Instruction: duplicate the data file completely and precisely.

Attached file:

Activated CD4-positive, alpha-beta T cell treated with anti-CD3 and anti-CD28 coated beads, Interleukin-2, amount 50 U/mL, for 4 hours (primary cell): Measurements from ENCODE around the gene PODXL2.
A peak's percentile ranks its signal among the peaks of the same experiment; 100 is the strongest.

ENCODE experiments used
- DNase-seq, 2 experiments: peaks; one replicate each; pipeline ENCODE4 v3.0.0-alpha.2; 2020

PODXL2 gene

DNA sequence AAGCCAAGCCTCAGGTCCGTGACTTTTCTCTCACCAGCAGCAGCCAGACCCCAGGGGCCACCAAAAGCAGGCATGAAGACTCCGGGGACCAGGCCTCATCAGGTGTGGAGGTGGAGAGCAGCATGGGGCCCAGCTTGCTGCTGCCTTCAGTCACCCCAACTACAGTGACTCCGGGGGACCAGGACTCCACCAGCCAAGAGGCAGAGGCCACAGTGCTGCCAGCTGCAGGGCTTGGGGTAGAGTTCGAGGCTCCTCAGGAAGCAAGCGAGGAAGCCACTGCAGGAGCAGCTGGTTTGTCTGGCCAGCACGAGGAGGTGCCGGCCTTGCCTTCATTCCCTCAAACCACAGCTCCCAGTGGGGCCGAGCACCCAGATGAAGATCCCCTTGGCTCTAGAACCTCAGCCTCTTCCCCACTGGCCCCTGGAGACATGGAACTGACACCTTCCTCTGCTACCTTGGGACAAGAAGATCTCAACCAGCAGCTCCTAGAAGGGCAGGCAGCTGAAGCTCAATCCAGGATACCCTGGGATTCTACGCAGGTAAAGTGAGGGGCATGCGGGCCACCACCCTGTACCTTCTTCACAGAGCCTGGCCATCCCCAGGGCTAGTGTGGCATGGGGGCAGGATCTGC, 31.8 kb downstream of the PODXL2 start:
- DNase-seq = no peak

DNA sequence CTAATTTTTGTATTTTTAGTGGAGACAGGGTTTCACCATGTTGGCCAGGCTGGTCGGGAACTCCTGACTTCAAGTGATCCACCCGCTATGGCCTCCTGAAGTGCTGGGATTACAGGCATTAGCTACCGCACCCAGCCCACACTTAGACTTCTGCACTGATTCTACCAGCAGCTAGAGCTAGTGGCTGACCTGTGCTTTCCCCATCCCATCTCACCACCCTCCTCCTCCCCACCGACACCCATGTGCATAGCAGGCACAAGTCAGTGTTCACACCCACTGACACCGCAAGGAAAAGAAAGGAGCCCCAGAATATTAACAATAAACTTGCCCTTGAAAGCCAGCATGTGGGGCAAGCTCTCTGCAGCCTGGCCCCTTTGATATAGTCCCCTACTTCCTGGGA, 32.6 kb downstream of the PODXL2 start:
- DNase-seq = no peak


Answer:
Activated CD4-positive, alpha-beta T cell treated with anti-CD3 and anti-CD28 coated beads, Interleukin-2, amount 50 U/mL, for 4 hours (primary cell): Measurements from ENCODE around the gene PODXL2.
A peak's percentile ranks its signal among the peaks of the same experiment; 100 is the strongest.

ENCODE experiments used
- DNase-seq, 2 experiments: peaks; one replicate each; pipeline ENCODE4 v3.0.0-alpha.2; 2020

PODXL2 gene

DNA sequence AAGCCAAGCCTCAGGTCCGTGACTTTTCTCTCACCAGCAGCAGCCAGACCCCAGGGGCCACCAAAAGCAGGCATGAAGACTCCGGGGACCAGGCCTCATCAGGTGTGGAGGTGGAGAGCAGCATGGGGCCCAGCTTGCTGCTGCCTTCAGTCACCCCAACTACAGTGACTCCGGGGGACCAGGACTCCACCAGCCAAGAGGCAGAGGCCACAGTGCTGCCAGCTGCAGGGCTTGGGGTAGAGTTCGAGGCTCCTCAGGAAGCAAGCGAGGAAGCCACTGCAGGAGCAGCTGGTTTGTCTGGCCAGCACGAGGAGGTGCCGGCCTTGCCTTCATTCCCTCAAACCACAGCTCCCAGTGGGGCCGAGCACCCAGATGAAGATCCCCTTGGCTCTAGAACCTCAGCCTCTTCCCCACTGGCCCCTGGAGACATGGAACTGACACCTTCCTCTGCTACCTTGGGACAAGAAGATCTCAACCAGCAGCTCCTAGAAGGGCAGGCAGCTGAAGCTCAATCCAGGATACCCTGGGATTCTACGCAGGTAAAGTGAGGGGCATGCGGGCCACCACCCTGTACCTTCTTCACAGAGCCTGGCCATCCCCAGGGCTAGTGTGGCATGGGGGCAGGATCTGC, 31.8 kb downstream of the PODXL2 start:
- DNase-seq = no peak

DNA sequence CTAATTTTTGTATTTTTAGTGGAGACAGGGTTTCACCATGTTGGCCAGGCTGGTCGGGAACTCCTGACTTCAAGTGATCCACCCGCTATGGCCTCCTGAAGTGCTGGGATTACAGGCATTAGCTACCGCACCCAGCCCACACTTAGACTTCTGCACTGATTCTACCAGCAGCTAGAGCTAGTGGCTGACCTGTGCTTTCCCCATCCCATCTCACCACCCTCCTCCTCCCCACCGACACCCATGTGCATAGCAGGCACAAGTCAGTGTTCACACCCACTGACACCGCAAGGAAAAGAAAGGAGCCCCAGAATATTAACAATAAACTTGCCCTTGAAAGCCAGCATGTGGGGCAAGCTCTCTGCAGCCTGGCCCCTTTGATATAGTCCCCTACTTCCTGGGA, 32.6 kb downstream of the PODXL2 start:
- DNase-seq = no peak